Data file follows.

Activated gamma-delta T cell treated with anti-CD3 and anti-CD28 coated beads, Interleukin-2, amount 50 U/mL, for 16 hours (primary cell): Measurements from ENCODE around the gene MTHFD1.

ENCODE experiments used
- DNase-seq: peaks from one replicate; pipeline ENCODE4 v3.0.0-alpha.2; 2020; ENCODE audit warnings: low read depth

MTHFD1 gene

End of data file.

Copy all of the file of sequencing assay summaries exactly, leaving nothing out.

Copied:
Activated gamma-delta T cell treated with anti-CD3 and anti-CD28 coated beads, Interleukin-2, amount 50 U/mL, for 16 hours (primary cell): Measurements from ENCODE around the gene MTHFD1.

ENCODE experiments used
- DNase-seq: peaks from one replicate; pipeline ENCODE4 v3.0.0-alpha.2; 2020; ENCODE audit warnings: low read depth

MTHFD1 gene